There were howls from purists when EA won the filmic Lord of the Rings game licence, and echoes of those howls when it united those with the literary game rights previously held by Vivendi. And for a moment, looking at the new ideas in Battle for Middle-Earth II, you can see why.
Gollum, it transpires, has been introduced as a hidden, neutral unit. Find him and kill him, and you can take the ring. With the ring you can summon a special attack in the form of Sauron or Galadriel. At first sight,
Jack of all trades and (Jedi) master of none? Thats the danger facing Empire at War. Trying to tie together different modes of play is a dangerous task, and one weve seen result in both glorious success (Deus Ex) and heroic failure (Boiling Point).
Happily, Empire at Wars aims arent ludicrously ambitious. Real-time strategy is the order of the day, and the rather exciting idea is to blend tactical ground battles with space-based warfare, then overlay with a topping of planetary strategy.
The 30-second pitch for Stubbs the Zombie is supposed to be: 'It's the zombie game where you're the zombie!' That leaves two problems, however.
The first is what to do with the remaining 26 seconds, and the next is that, for many gamers, the real 30-second pitch is: 'It's that game which Alex Seropian, who founded Bungie and then left, is making with the Halo engine!'
Even that leaves you with a few spare seconds, which is still for the best, because there's more to Stubbs than meets the
Stunts, the 1990 customisable racer by Distinctive Software (later to become EA Canada), has already had one spiritual successor. By striking a similar balance of arcade simplicity and cutting-edge looks, TrackMania captured that genre's online community of racers and designers.
Crashday, by German studios Moon Byte and Replay, is gunning for a slice of that audience, and now that its PS2 and Xbox versions have seemingly crashed out of development, it's especially important that it gets
Alan Wake is a successful American writer, and if hed read any Stephen King novels hed know he was already off to a bad start…
All is well, until his wife disappears. Devastated and suffering from writers block, Alan decides to move to a picturesque but spooky small town on his own. Once in Bright Falls, he meets his wifes apparent doppelganger and starts to have nightmares. At least it gets him writing again. But somehow Alans nightmares start to become true during his increasingly
There are thousands of people reading this who have never played Flashpoint. There are probably thousands who have never even heard of Flashpoint. Armed Assault is their chance to correct that, without having to make allowances for the passage of time.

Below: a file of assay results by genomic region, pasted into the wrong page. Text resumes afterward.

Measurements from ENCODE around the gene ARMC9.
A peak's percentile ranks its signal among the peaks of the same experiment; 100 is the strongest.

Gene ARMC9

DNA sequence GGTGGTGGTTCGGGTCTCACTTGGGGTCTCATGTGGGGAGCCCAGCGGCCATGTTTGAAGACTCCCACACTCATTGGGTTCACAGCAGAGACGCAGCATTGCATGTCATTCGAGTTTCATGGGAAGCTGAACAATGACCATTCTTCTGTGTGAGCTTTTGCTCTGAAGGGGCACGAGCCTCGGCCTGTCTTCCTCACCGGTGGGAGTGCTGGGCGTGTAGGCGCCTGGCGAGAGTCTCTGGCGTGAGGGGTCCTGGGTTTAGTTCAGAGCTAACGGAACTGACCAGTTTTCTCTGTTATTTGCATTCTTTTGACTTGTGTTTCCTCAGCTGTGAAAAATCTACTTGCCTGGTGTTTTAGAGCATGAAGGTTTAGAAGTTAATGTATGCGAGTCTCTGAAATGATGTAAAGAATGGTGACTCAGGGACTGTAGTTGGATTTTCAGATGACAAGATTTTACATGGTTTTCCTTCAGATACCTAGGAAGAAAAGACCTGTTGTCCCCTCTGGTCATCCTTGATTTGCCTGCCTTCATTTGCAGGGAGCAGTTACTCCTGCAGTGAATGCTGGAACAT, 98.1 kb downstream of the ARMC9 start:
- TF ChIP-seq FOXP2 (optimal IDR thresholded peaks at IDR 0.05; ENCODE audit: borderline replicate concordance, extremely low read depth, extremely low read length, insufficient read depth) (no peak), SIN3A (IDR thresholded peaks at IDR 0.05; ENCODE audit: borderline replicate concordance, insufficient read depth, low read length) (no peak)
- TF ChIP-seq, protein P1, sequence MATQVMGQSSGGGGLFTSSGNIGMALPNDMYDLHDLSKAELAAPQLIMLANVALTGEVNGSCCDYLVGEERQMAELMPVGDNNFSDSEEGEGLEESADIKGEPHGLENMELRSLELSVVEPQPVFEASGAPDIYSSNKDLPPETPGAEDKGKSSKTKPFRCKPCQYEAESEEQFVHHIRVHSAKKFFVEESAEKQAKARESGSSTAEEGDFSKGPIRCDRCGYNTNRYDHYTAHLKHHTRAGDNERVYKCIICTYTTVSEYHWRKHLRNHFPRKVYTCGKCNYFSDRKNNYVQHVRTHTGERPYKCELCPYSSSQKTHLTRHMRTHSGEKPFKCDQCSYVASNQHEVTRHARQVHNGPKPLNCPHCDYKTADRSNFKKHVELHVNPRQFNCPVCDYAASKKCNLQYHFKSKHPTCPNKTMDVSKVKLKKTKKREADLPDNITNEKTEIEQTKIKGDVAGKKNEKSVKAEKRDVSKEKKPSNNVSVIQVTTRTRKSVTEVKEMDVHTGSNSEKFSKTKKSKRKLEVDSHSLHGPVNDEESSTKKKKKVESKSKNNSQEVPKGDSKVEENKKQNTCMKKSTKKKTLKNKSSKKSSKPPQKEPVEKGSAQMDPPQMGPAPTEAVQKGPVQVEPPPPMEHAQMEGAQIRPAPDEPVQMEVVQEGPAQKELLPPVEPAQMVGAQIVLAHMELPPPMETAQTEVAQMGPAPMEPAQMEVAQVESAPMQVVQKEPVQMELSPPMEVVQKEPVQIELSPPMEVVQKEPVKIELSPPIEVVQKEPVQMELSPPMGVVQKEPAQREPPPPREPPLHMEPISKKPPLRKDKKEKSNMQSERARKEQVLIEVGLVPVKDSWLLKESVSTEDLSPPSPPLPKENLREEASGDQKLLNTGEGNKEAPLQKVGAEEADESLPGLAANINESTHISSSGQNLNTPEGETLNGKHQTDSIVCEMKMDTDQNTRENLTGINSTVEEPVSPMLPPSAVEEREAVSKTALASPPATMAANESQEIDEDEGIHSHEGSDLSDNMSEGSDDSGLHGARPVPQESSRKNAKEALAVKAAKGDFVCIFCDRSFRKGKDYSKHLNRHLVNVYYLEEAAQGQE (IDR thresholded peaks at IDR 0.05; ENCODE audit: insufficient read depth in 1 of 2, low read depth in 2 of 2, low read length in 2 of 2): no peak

Lets deal with the obvious stuff first, though: Flashpoint is a brilliant game to remake. Its nothing less than the best soldier sim, ever.
And the advantage it has over all the others? It encourages massive, continual improvisation. It forces
We're used to gradual evolutions in gaming, be they in technical, graphical, even artistic fields. And you might have expected the same as gaming explores other new horizons, such as politics, current affairs, satire.
But with Bad Day LA, American McGee has taken a tradition that had long since become dormant (in mainstream games at least), and has pushed it from a standing start to a racing finish.
Taking on fistfuls of current taboos - terrorist attacks, immigration, obesity, tsunamis - it
So Lara fell off the wagon and we all laughed. Of course, we could see it coming a mile off.
Once famous for getting on to the front cover of The Face, Lara had become a tired, burnt-out hag. A couple of years ago, desperate Eidos PRs couldn't even get her into games mags, never mind lifestyle publications. For Lara to regain her star status something radical had to be done.
Three words: Angel of Darkness. This execrable game was the best thing that could have happened to Tomb Raider. Before
Black & White wasn't quite the well-defined experience suggested by its title. The wealth of ideas competing for attention throughout the grand endeavour made for a fractious, often confusing game. With the sequel, Lionhead hopes to cure such ills.
The player's role as deity remains focused on ensuring that their chosen tribe, be that Greek, Roman, Viking or otherwise, achieves dominance of the game's 10 lands.
Inevitably, there remain two contrasting means by which to win: the way of peace
SWAT 4's plotless carnage-romp through the underbelly of Boston is swept aside in this fine expansion pack of eight missions, tracking down the Eastern European crime family known only as The Stetchkov Syndicate.
There's still a four-man team to lead into battle in a tactical FPS, but this time the management system has been enhanced with stackable orders.
Put simply, you can order your men to do something straight away, or hold on until you give the go signal. It's a simple tweak that opens